By Dr Ken Bray
Author, How To Score - Science And The Beautiful Game
Adidas's Teamgeist World Cup ball has already been criticised by Germany and Arsenal keeper Jens Lehmann for its unpredictability, but is there any scientific basis for perennial concerns over swerving balls?
In the early 1950s a young Brazilian midfielder nicknamed Didi invented the swerving free kick. He realised that a ball kicked with spin would deflect significantly in flight.
It is no accident that the technique emerged first in the South American game. The leather ball of that era was very prone to water absorption and the weight increase made it much less responsive to the aerodynamic forces caused by the spin. This was seldom a problem in the warm, dry conditions of Brazil but a serious drawback in Europe's winter game.
Ball travelling under 12 mph suffers considerable turbulence
Not until a ball with a synthetic, impermeable surface was introduced in the 1960s could the technique catch on. European players then became as adept as their Brazilian masters and a long line of expert free-kickers stretches from Didi to the present day.
Few can forget David Beckham's marvellous last-gasp equaliser against Greece in 2001. This wickedly swerving and dipping shot took England to the 2002 World Cup in Japan and Korea and England's recent warm-up games against Hungary and Jamaica show that Beckham is back to top form.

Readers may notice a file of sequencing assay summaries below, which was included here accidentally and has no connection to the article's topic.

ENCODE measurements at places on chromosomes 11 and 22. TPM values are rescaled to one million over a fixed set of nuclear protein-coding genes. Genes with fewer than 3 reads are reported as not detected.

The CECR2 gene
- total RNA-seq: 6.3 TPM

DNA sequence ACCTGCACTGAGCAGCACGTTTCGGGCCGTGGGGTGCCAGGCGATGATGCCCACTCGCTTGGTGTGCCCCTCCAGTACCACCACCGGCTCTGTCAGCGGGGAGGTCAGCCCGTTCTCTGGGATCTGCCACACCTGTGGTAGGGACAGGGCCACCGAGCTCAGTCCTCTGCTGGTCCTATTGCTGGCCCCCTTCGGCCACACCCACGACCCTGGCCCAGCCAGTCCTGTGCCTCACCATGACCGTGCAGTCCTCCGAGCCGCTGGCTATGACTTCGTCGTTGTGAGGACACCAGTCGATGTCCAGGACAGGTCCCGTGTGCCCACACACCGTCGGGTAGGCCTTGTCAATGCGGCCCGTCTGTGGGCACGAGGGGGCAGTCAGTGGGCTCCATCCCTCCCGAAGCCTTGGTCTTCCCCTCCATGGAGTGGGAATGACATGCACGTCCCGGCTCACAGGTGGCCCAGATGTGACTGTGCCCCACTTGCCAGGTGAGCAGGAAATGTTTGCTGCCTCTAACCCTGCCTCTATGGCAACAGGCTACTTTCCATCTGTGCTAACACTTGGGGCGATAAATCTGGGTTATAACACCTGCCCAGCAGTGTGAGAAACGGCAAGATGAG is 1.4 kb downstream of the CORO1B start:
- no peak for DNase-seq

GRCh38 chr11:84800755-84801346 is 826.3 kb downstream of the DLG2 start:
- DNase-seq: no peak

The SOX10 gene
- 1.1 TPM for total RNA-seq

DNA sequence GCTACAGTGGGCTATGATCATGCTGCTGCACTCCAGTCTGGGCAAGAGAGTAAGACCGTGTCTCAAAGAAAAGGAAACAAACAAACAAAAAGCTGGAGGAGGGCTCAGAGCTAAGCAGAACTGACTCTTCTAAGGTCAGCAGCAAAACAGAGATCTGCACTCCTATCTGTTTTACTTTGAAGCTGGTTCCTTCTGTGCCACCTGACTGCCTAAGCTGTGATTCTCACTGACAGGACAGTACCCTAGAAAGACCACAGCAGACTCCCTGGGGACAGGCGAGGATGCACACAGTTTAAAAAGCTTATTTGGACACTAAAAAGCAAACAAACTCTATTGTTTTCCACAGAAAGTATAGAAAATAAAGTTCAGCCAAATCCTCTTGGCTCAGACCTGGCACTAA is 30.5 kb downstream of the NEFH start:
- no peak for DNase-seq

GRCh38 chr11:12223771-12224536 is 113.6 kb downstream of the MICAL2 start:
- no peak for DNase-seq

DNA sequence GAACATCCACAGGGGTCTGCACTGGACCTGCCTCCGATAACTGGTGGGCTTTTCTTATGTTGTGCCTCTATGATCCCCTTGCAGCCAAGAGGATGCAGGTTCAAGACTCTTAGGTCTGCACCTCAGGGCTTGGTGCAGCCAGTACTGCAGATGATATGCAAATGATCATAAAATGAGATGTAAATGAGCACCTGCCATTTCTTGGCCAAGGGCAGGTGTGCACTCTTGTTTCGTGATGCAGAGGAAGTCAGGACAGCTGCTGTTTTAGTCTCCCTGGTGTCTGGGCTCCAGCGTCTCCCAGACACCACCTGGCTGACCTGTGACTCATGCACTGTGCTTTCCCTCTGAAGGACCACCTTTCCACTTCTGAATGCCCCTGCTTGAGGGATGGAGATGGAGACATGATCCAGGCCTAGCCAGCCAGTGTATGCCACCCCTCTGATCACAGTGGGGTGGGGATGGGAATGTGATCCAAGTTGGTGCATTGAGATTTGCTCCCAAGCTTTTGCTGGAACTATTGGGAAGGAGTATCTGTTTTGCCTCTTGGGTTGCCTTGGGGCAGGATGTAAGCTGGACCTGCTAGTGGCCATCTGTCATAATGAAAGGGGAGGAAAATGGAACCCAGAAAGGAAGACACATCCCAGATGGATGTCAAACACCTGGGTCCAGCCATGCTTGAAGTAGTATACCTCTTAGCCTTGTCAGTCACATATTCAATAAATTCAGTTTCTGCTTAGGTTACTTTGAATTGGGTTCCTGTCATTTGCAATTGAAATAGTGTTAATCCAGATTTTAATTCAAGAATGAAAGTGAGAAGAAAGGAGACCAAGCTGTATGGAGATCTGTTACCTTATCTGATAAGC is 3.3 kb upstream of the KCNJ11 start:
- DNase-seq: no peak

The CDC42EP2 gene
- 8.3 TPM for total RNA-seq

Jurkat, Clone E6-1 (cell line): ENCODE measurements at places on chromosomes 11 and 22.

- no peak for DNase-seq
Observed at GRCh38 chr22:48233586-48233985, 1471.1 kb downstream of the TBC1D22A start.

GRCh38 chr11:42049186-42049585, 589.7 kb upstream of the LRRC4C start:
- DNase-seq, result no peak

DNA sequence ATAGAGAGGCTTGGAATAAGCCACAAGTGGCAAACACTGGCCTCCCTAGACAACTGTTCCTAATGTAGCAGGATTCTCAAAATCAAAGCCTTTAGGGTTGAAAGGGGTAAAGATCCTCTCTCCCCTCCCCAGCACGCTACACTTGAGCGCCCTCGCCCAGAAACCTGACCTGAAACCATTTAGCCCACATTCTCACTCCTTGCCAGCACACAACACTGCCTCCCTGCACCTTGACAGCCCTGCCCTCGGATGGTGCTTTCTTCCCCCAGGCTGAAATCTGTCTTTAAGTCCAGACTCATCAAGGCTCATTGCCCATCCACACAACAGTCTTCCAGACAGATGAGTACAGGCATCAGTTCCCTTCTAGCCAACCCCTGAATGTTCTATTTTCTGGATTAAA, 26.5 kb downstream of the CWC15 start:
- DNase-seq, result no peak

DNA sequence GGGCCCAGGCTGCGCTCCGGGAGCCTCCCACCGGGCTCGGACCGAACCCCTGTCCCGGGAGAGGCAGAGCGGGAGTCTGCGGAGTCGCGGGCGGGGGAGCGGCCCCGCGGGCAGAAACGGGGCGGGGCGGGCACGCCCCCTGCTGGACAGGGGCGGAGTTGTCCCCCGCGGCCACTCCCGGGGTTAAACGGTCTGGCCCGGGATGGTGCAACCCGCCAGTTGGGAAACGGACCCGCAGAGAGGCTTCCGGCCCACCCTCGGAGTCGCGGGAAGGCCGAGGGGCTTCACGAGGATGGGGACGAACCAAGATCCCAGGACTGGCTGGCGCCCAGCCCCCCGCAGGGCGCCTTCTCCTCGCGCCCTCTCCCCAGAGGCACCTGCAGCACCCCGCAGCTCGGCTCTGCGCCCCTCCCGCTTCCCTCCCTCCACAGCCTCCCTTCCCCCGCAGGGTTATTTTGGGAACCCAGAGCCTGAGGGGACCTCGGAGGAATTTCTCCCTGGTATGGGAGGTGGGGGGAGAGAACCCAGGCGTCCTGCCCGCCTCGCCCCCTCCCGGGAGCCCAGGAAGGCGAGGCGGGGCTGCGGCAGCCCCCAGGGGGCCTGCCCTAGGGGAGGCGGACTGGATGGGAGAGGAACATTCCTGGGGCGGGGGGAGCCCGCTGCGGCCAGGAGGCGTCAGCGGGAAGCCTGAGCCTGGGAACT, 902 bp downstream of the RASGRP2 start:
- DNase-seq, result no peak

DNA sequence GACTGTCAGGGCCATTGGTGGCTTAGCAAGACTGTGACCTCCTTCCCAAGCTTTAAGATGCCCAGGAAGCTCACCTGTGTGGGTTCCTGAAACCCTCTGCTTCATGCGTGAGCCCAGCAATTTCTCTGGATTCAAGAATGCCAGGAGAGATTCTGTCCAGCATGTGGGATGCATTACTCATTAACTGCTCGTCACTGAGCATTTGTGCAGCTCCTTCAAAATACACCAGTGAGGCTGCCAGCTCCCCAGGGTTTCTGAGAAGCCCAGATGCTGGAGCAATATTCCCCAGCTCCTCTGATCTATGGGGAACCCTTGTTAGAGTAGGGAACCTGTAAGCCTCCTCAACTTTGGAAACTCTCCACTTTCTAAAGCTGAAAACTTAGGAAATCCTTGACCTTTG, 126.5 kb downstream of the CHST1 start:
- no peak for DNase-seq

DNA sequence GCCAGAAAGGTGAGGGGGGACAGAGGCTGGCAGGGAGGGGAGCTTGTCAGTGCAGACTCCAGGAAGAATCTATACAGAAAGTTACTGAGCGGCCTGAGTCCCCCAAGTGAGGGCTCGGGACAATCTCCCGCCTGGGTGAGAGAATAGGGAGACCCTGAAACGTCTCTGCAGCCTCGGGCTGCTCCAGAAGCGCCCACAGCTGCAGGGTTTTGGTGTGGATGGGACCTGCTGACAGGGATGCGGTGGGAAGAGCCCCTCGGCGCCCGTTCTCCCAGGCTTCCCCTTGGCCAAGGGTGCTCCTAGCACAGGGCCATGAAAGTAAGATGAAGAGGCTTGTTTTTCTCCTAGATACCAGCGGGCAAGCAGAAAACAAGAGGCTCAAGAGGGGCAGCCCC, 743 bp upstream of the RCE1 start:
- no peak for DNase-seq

Turbulence moving backwards creates a thin layer of air flow next to the ball
With air flow clinging more closely, turbulence is reduced and drag plummets
This is called "tripping" the boundary layer
It took the modern science of fluid dynamics to understand exactly what happens in a swerving free kick. When a football moves through the air at low speed the air flow separates from its surface at characteristic points - see graphic 1.
A sphere is not a very efficient aerodynamic shape and when this early separation occurs turbulence is created behind the ball. Turbulence always causes drag and if things remained like this a football would be a very sluggish object when kicked.
Above a certain speed - about 12 mph for a football - a miraculous thing happens. Turbulence begins to move backwards, producing a boundary layer - a layer of very thin flow very close to the ball's surface - and this has the effect of causing the air flow to cling more closely to the ball's surface - graphic 2.
Spinning ball distorts air flow around ball
Turbulence is reduced and the drag plummets. When this happens we say that the boundary layer is "tripped" and since most of footballs' actions such as kicking or throwing take place above the critical speed the ball can be moved around in a pacey manner.
When the ball rotates - see graphic 3 - the boundary layer remains tripped but the air flow separation around the ball is distorted. Separation occurs earlier on the side rotating against the flow and later on the side rotating in the same sense as the flow. This causes a pressure differential and a deflecting force which is responsible for moving the ball in the air in a free kick.